3. Society of Permanent Cosmetic Professionals | http://www.spcp.org/
This site provides articles, schedule of events and a directory listing for the
permanent cosmetics industry.
protest breathes life into textbook economics" | http://www.michellemalkin.com/malk_052097.html
African hair braiders across the nation battling with state boards
of cosmetology over expensive licensing procedures that are
irrelevant to our cultural practice.
2. "Fighting California's Hair-brained Regulations"
One of the many articles on Dr. JoAnne Cornwell of the Africana
Studies Department at San Diego State University and the creator of
"sisterlocks" against the California Board of Barbering
and Cosmetology. The state agency mandated that natural hairstylists
go through the expensive licensure process to get a full cosmetology
license whil they haven't added natural hair care to the curriculum.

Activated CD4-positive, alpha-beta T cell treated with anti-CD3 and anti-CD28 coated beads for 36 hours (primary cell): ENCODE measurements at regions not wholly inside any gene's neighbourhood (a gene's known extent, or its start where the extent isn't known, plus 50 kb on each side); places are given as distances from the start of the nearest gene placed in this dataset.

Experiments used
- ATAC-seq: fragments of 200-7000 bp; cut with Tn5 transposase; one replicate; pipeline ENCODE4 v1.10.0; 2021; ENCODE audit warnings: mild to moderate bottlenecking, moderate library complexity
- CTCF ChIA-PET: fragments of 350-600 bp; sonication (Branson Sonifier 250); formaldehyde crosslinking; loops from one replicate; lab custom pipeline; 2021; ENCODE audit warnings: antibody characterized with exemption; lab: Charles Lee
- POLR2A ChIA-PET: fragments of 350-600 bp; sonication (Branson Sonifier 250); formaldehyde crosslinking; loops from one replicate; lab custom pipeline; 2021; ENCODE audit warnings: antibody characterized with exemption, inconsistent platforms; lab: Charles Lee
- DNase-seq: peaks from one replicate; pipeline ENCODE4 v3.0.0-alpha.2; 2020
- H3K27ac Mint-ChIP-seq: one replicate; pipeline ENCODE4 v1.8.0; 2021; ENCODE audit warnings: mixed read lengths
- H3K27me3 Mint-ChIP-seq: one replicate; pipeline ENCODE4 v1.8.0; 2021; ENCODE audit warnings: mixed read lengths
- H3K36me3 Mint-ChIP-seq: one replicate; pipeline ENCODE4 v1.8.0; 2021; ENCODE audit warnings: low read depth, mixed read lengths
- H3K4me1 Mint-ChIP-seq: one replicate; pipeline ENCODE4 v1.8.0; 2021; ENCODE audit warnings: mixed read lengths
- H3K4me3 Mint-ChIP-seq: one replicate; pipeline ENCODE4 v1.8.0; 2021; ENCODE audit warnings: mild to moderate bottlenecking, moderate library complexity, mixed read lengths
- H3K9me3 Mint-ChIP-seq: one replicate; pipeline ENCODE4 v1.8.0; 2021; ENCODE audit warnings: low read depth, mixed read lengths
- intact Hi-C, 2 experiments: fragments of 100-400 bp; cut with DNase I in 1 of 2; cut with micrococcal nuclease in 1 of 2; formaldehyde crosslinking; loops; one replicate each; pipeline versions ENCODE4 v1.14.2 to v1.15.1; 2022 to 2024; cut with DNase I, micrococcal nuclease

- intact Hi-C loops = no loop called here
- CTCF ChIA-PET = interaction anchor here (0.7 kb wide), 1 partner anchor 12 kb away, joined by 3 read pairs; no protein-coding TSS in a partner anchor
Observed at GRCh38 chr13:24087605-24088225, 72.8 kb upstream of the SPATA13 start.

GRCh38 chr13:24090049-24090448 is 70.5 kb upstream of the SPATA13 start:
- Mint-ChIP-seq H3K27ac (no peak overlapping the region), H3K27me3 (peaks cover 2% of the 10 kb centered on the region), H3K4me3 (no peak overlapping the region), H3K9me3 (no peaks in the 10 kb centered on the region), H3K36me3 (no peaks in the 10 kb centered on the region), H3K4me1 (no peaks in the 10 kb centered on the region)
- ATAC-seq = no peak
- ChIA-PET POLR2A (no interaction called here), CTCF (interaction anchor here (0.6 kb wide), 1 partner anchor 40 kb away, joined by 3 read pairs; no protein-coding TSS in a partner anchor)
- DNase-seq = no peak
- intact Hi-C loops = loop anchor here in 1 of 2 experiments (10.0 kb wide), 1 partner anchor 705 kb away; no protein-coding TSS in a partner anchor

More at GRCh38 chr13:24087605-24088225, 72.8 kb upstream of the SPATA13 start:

3. From Assimilation to Appropriation: The Politics of Black Hair
in America | http://grad.cgu.edu/~hollinst/webpage/
This site is a good example of constructing cyberspace around a
research paper. According to the introduction, it "explores
identity and the application of assimilation, cultural nationalism,
and appropriation to Black women's hair" from the 1800s to the
present. The paper is organized into three successive time periods,
in which Hollins examines the changing tactics of establishing
identity through hair. Each page ends with discussion questions.
Also included are a short bibliography and webliography, and photo
4. "School's hairdo ban tangles with ethnic culture"
A Chicago Tribune story of a suburban elementary school's ban on
hair ornaments, beads, coloring, colored hair extensions, zig-zagged
braids, cornrows, dreadlocks, and ponytails for boys. The school
administration justified the ban on Black people's hair by calling
it an "anti-gang measure".
5. "Suspending Rastafarian Police Officer for Wearing
Dreadlocks Violates Religious Liberty, ACLU Says" | http://www.aclu.org/news/2000/n071100b.html
The Baltimore police department suspended an officer for wearing
dreadlocks. The department prohibits cornrows, braids, and